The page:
[in which the citation practices of the inventor of the worldwide web and the co-founder of OpenLibHums are compared – and I attempt to interest people in data citation.]
Tim Berners-Lee’s “Information Management: A Proposal” is “gray” literature (an internal memo at CERN, never formally published), and nonetheless one of the most influential and highly cited documents in history. However, in all of the published academic work devoted to this short memo, Sir Tim’s citation style has never received the critique it deserves.
In-text citation broadly comes in two-and-a-half flavours – either the entire reference appears within a footnote or endnote (Oxford style), or a parenthetical key using ordinal numbers (Vancouver) or author surname and date plus an identifier if needed (Harvard) style directs the reader to the appropriate part of a list of references at the end of the work .
Sir TBL’s innovation was to provide citations as short text, combining the ease of location of Vancouver with the immediacy of Harvard. Many of his references are to resources where an author name is not present, or where significant additional text is required alongside a (broadly ACM-style) reference.
For instance, [HYP88] refers to a special edition of “Communications of the ACM” entitled “Hypertext on Hypertext” written in Hyperties syntax and sold on floppy disk, containing the full text of eight papers from the July edition of Comm ACM.
(Not quite the first e-Journal, though: that was Richard H. Zander’s Flora Online in 1987, available by subscription on disc, and free via a BBS. This was primarily a directory of source code for academic software in botany.)
But back to TBL’s citation style. If we see a citation as working on two levels, both as an immediate aide memoir to those cognisant of the current state of a given field (a surname and a year being enough to indicate the work in question) and as a way for those less familiar with the field to find an article in question (via looking it up in a list of references) it can be seen as a neat way of achieving this in a field where resources may be well known but citation is not a situational norm.
As is, of course hypertext, combining three levels of information that can indicate a source: the semantic context of the surrounding text, the raw URL viewable via a mouseover, and (hopefully) the full resource – or at least a means of obtaining it – via a link.
Kathleen Fitzpatrick (@Kfitz on twitter) considers the place of the academic citation in a world of hypertext in a recent article for the LA review of books. As the lead editor of the most recent edition of the venerable MLA Handbook, she is well placed to reflect:
All of our current citation formats were invented for a print-based universe, in which each book or article gave the impression of standing alone. Bibliographic notes and markers connect these many individual texts into a broader, ongoing conversation. But now that we live in a world in which no text need be an island, in which scholarly publications are increasingly delivered digitally and so can be literally interconnected via links and embeds, it is reasonable to ask whether citations are still necessary.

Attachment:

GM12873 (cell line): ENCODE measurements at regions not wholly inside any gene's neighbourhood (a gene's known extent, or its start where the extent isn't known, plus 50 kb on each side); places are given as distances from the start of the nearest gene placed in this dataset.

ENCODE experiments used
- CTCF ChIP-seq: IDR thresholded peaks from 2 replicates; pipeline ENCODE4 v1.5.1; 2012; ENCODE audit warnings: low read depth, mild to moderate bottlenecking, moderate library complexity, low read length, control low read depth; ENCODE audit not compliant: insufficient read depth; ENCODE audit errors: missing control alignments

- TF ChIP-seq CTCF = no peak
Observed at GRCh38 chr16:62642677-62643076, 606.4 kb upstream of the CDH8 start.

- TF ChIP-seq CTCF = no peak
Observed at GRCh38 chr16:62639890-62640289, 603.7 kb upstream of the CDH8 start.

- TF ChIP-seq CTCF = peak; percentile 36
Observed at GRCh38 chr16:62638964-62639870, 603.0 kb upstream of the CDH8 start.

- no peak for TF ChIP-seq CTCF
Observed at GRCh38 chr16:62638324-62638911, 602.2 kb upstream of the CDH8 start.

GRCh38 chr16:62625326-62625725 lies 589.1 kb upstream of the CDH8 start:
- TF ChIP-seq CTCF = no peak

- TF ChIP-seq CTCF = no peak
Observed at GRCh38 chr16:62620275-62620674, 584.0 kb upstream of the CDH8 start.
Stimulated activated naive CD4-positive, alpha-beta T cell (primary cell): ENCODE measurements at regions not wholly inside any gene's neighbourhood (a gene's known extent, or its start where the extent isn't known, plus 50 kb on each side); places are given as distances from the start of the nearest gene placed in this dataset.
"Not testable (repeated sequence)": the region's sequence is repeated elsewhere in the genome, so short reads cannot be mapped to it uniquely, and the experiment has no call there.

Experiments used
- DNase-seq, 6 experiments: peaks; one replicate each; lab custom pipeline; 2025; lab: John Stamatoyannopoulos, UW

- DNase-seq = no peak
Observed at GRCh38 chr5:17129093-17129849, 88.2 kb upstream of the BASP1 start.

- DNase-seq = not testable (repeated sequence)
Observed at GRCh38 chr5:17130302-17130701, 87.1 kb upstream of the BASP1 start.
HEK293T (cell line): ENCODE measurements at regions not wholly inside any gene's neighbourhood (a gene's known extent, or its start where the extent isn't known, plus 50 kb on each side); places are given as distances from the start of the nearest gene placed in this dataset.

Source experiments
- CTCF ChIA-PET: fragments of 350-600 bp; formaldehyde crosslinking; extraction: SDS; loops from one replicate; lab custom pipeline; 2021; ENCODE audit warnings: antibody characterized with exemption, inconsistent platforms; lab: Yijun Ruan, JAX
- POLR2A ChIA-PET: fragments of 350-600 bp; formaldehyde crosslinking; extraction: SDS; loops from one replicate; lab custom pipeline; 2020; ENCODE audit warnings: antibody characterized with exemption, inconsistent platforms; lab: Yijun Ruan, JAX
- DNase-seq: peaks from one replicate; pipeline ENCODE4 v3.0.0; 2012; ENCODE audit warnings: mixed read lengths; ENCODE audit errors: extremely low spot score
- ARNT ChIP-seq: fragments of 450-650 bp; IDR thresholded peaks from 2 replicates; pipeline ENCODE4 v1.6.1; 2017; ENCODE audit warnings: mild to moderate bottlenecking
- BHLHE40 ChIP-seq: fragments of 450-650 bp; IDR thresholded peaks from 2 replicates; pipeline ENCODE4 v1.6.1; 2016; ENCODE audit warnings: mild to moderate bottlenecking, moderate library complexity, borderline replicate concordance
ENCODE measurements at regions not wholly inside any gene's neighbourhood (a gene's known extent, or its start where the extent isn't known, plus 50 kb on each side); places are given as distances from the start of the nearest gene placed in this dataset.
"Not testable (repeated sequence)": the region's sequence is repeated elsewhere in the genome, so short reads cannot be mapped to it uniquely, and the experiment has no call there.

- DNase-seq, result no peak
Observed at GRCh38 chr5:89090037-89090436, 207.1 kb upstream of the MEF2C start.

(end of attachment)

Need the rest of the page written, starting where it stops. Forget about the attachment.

Her conclusion draws on the need for a future scholar to understand not just the name and authorship of the work referred to, but also the precise version of said work
[P]ublications and other cultural objects are no longer quite as fixed in format as they were, and their very malleability may heighten the importance for future scholars of knowing precisely which version today’s researcher consulted.
A problem Martin Eve will know well, from his examination of multiple versions of David Mitchell’s Cloud Atlas. It turns out there are two substantially differing versions of the text of the novel, stemming from UK and US translations and differentiable by place of publication and ISBN.
We have unique identifiers for texts in the form of ISBNs but we have become complacent about assuming that all editions are equal on first publication. When we write of ‘Cloud Atlas’, to what are we referring? Is it the textual edition cited in the bibliography? Nominally, yes, but more often the assumption is that we mean this to refer to the ur-structure, the named entity of a text that is ‘the novel’.
(if you are wondering how he dealt with the two versions of the text within the paper -which he references as “Mitchell, D (2008). Cloud Atlas. London: Sceptre” and “Mitchell, D (2008). Cloud Atlas. New York: Amazon Kindle” – he uses ‘P’ for paper and ‘E’ for e-book in discussion, with what amounts to occasional full references in text as citations(!), the former as “(Mitchell, Cloud Atlas [Sceptre, 2008],’P’)” and cunningly never referring to the latter in the text of the paper (but I’d guess “(Mitchell, Cloud Atlas [Amazon Kindle, 2008],’E’)”).
So neither links or citation/referencing are ideally adapted to dealing with such issues – although Tim Berners-Lee might have elegantly sidestepped all this by using [CLOUDATLASPRINT08] and [CLOUDATLASEBOOK08] in text 🙂
This is bad news for those submitting to a journal which rigidly applies a citation/reference style (which is most of them). And is not really an issue that EndNote, Zotero or Mendelay (those masters of arcane styles) can help us with either.
The reason I am concerning myself with such arcana is because
I’m really boring the citation of research data (of which there may be multiple versions) presents similar problems, except all the time rather than in rare cases like Cloud Atlas. With a paper comparing sensor readings taken milliseconds apart, conventional citation is just not going to cut it – which of course is why we use unique identifiers (though there is an issue in indicating relations between datasets which is where PCDM comes in…). It’s another reason why we cannot simply bring traditional citation processes over to datasets.